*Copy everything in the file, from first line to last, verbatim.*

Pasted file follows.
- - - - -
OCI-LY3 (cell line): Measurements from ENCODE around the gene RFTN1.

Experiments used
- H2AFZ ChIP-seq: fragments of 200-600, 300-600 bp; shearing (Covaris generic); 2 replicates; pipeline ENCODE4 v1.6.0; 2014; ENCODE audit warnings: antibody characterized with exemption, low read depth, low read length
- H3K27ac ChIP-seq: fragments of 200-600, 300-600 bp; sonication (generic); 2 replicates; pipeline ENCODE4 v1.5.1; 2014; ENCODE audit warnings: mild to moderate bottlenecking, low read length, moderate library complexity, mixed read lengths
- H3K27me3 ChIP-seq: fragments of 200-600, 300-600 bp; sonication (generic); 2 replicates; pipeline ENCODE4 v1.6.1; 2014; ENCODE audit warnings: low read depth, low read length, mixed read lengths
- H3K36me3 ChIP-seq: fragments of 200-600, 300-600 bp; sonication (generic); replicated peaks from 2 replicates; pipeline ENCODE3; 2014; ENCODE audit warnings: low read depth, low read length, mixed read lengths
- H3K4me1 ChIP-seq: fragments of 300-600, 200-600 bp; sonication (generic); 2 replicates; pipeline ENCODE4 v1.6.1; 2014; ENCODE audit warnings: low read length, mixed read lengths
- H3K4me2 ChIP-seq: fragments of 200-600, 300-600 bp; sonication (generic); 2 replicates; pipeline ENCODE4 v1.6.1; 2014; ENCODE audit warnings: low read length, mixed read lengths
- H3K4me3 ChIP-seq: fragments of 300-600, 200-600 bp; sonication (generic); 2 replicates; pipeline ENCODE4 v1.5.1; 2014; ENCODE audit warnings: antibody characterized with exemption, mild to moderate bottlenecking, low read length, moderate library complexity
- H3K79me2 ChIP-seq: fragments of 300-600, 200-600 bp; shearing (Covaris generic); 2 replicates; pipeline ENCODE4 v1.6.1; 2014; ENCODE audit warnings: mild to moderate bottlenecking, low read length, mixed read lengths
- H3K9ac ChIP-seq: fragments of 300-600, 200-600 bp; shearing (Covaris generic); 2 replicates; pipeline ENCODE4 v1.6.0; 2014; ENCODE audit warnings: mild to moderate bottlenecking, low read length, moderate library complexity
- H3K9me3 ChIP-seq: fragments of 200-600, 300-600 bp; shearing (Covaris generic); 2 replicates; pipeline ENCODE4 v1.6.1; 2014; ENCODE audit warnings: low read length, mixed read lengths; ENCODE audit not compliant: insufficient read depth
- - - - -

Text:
OCI-LY3 (cell line): Measurements from ENCODE around the gene RFTN1.

Experiments used
- H2AFZ ChIP-seq: fragments of 200-600, 300-600 bp; shearing (Covaris generic); 2 replicates; pipeline ENCODE4 v1.6.0; 2014; ENCODE audit warnings: antibody characterized with exemption, low read depth, low read length
- H3K27ac ChIP-seq: fragments of 200-600, 300-600 bp; sonication (generic); 2 replicates; pipeline ENCODE4 v1.5.1; 2014; ENCODE audit warnings: mild to moderate bottlenecking, low read length, moderate library complexity, mixed read lengths
- H3K27me3 ChIP-seq: fragments of 200-600, 300-600 bp; sonication (generic); 2 replicates; pipeline ENCODE4 v1.6.1; 2014; ENCODE audit warnings: low read depth, low read length, mixed read lengths
- H3K36me3 ChIP-seq: fragments of 200-600, 300-600 bp; sonication (generic); replicated peaks from 2 replicates; pipeline ENCODE3; 2014; ENCODE audit warnings: low read depth, low read length, mixed read lengths
- H3K4me1 ChIP-seq: fragments of 300-600, 200-600 bp; sonication (generic); 2 replicates; pipeline ENCODE4 v1.6.1; 2014; ENCODE audit warnings: low read length, mixed read lengths
- H3K4me2 ChIP-seq: fragments of 200-600, 300-600 bp; sonication (generic); 2 replicates; pipeline ENCODE4 v1.6.1; 2014; ENCODE audit warnings: low read length, mixed read lengths
- H3K4me3 ChIP-seq: fragments of 300-600, 200-600 bp; sonication (generic); 2 replicates; pipeline ENCODE4 v1.5.1; 2014; ENCODE audit warnings: antibody characterized with exemption, mild to moderate bottlenecking, low read length, moderate library complexity
- H3K79me2 ChIP-seq: fragments of 300-600, 200-600 bp; shearing (Covaris generic); 2 replicates; pipeline ENCODE4 v1.6.1; 2014; ENCODE audit warnings: mild to moderate bottlenecking, low read length, mixed read lengths
- H3K9ac ChIP-seq: fragments of 300-600, 200-600 bp; shearing (Covaris generic); 2 replicates; pipeline ENCODE4 v1.6.0; 2014; ENCODE audit warnings: mild to moderate bottlenecking, low read length, moderate library complexity
- H3K9me3 ChIP-seq: fragments of 200-600, 300-600 bp; shearing (Covaris generic); 2 replicates; pipeline ENCODE4 v1.6.1; 2014; ENCODE audit warnings: low read length, mixed read lengths; ENCODE audit not compliant: insufficient read depth